The latest organisation to come under fire from the media and German politicians from across the political spectrum is the school students’ environmental movement Fridays For Future (FFF), which in May denounced Israel as “officially an apartheid state.” Most recently its leading figure, Greta Thunberg, has in ritual fashion been denounced as “antisemitic” after a blog was posted featuring Thunberg and supporters combining the call for “Climate Justice Now” with the slogans “Stand for Gaza” and “Free Palestine.” Thunberg and the central leadership of Fridays For Future have repeatedly and vehemently refuted all the accusations of antisemitism made against them.
Nevertheless, following a barrage of criticism from the German establishment, Luise Neubauer, the head of the FFF, disgracefully capitulated to the pressures and attacked Thunberg. Claiming to speak for the German section of Fridays for Future, Neubauer said in an interview with the German weekly Die Zeit that she was “disappointed that Greta Thunberg has not yet said anything concrete about the Jewish victims of the massacre on October 7” and announced she would consider an end to the German section’s current collaboration with the international leadership of FFF.
The dismissal of Udi Raz is not the first such case in the history of the Jewish Museum in Berlin. In June 2019 the then director of the Jewish Museum, Peter Schäfer, was forced to resign following a vicious campaign alleging he was also guilty of antisemitism. The trigger for Schäfer’s resignation was the accusation that under his management, the museum supported the Boycott, Divestment and Sanctions (BDS) movement.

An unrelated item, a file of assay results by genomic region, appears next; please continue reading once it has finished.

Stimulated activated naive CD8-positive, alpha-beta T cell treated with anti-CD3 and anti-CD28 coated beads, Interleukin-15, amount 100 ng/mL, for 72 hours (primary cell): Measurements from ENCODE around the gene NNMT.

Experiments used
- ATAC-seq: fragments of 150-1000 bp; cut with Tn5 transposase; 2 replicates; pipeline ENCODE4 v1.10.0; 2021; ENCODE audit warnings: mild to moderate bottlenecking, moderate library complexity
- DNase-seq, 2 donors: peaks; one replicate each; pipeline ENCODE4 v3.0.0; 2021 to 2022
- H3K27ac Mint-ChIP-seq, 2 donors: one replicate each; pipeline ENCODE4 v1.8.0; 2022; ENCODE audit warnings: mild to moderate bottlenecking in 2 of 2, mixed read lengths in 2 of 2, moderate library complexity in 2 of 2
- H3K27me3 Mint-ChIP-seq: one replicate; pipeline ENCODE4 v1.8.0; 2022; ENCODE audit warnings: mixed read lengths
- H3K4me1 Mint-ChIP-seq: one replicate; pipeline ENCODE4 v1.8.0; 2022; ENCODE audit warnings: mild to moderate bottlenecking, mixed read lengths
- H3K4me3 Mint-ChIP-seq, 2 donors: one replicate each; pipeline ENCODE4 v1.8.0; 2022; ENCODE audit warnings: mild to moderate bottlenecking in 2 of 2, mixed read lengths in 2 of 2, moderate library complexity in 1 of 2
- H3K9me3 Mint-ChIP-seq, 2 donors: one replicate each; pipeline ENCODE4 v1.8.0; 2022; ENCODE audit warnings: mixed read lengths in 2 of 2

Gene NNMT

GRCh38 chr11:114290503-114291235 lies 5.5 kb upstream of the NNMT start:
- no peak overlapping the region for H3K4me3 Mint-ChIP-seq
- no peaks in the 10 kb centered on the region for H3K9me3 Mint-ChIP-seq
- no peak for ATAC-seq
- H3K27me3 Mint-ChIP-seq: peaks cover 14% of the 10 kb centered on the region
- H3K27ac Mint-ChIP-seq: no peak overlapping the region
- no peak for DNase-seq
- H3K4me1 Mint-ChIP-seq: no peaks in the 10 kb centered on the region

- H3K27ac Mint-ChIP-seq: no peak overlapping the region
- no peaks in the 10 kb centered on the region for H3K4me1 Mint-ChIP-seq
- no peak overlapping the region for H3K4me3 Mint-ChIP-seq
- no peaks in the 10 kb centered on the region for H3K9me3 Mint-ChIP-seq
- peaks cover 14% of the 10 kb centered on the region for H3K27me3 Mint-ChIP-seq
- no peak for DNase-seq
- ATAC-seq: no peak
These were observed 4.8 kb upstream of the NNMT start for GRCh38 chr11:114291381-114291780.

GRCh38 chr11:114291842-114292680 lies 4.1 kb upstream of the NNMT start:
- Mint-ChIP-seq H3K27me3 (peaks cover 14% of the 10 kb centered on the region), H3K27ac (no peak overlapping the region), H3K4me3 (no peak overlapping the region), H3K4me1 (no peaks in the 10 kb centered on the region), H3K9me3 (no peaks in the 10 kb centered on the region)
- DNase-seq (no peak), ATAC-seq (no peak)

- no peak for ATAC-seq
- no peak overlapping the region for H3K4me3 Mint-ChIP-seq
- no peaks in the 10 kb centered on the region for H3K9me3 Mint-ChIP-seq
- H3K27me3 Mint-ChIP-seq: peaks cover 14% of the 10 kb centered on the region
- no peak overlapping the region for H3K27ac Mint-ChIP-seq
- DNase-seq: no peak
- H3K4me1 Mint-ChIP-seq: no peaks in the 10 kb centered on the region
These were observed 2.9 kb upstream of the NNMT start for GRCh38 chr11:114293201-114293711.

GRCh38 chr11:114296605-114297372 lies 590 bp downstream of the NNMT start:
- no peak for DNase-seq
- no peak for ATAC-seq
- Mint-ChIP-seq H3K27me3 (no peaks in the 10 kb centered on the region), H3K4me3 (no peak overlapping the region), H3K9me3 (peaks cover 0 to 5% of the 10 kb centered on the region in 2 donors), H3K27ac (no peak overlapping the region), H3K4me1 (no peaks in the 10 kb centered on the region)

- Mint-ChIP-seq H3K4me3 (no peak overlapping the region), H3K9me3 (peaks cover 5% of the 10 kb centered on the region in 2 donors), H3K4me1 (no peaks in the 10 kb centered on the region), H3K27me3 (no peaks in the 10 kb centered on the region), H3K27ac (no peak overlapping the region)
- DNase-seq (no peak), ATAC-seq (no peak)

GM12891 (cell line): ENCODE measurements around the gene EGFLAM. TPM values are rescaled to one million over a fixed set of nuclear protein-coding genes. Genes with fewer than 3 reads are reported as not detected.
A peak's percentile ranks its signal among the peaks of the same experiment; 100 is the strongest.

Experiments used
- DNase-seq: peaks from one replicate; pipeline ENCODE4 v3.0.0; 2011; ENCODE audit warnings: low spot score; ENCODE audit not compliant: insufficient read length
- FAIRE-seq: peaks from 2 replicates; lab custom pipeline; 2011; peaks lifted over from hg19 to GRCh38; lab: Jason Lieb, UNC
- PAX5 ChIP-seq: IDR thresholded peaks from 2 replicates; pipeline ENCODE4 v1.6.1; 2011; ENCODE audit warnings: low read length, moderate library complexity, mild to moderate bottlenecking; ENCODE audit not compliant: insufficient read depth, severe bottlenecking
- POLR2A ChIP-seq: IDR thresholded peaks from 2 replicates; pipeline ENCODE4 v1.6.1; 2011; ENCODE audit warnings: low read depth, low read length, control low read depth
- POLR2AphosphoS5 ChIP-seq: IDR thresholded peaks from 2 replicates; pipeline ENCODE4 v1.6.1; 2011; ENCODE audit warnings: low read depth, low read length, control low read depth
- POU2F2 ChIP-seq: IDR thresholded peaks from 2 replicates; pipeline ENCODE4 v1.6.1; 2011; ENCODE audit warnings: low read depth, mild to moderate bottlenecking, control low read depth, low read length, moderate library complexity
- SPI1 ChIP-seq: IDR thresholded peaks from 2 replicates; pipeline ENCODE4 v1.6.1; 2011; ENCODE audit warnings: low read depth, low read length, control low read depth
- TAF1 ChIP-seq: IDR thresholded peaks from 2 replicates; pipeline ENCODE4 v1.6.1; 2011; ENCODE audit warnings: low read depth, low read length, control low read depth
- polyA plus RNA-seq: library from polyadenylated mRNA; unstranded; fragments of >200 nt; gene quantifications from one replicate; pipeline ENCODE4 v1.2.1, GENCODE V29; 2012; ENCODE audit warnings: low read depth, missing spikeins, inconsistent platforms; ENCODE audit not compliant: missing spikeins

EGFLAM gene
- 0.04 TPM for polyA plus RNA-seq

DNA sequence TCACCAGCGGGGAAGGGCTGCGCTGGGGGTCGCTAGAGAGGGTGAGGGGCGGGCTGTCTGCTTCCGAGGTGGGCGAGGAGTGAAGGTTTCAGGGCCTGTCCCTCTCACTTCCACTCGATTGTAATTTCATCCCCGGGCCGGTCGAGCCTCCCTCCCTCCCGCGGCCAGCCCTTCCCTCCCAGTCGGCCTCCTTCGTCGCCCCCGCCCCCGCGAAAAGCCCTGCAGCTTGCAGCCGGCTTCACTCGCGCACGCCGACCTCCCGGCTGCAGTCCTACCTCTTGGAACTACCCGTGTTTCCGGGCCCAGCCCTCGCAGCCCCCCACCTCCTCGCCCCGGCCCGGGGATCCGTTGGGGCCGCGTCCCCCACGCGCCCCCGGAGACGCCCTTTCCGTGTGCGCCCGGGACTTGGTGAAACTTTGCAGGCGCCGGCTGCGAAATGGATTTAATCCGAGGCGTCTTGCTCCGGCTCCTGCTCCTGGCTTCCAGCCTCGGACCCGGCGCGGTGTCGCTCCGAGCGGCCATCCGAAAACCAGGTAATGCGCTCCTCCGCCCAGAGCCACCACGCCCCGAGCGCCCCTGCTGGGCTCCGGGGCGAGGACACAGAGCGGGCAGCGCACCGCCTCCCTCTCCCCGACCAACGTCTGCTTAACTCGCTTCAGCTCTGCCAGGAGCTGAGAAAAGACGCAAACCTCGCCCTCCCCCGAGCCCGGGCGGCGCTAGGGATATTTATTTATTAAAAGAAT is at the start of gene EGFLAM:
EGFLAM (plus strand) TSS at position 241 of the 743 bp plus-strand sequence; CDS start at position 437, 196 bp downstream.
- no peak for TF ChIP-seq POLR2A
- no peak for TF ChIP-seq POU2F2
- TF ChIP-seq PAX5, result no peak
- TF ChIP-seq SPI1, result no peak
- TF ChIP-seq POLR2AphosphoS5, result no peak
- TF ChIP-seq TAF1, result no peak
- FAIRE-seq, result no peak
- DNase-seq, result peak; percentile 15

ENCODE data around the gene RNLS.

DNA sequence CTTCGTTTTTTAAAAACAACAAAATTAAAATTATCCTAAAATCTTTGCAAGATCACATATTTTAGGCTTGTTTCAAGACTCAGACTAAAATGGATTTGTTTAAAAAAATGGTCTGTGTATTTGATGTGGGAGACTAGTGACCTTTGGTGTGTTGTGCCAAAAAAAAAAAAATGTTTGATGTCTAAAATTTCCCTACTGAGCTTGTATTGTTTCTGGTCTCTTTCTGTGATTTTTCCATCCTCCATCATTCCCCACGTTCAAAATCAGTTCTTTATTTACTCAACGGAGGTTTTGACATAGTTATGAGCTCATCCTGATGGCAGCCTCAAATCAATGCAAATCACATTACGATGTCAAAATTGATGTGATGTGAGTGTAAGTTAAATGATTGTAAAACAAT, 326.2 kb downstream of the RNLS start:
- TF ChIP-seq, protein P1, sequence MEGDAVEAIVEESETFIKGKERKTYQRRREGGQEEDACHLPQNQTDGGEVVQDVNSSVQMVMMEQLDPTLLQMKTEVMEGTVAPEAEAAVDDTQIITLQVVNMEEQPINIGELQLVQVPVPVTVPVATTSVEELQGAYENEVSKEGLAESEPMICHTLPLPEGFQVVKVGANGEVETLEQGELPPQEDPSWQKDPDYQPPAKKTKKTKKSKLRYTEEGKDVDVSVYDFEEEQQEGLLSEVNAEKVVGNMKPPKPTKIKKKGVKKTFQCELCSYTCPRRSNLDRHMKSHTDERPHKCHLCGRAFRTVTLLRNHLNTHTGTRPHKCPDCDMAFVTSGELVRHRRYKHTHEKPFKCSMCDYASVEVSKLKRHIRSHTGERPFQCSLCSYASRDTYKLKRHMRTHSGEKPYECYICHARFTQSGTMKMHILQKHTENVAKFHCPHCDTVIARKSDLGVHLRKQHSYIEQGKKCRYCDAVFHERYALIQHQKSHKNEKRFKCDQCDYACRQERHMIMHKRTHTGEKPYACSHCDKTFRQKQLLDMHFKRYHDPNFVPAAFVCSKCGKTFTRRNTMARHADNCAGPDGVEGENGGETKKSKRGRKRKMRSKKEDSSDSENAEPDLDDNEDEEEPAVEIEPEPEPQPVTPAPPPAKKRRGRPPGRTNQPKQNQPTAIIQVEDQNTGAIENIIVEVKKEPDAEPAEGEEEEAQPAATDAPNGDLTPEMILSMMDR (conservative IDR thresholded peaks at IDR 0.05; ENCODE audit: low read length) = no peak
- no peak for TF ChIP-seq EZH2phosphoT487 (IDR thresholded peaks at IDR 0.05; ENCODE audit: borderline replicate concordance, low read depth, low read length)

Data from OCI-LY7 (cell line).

The accusation referred to a tweet from the press section of the Jewish Museum pointing to an article in the taz newspaper. The latter dealt with a protest by 240 Jewish and Israeli scientists against the resolution passed by the German parliament (Bundestag) on May 17, 2019, which condemned the BDS movement and declared it to be antisemitic. The reactionary resolution was supported by deputies from all the governing parties, including the Green Party and the Social Democratic Party (SPD).
The resolution also had the tacit support of the fascist and rabidly antisemitic Alternative for Germany (AfD), which only abstained in the vote because it had put forward its own motion calling for an outright ban on the BDS.
The Bundestag resolution stipulated that the State of Israel be regarded as a “Jewish collective,” whose security is “part of the raison d’être of our country.” Based on this definition of the “raison d’être” of the German state, any challenge to or even criticism of Israel and its government is now being interpreted as a crime by the police and judiciary, which are now banning demonstrations and arresting protesters on the basis of displays of the Palestine flag or “Israelfeindlichkeit,” i.e., hostility to Israel.
Workers and youth must take heed, The persecution of Jewish and Palestinian opponents of the massacre of civilians in Gaza is an integral part of the German government’s campaign to ban not only all criticism of Israeli policy but also to silence all criticism of its own complicity in the genocide now taking place and generally suppress opposition to the existing social order.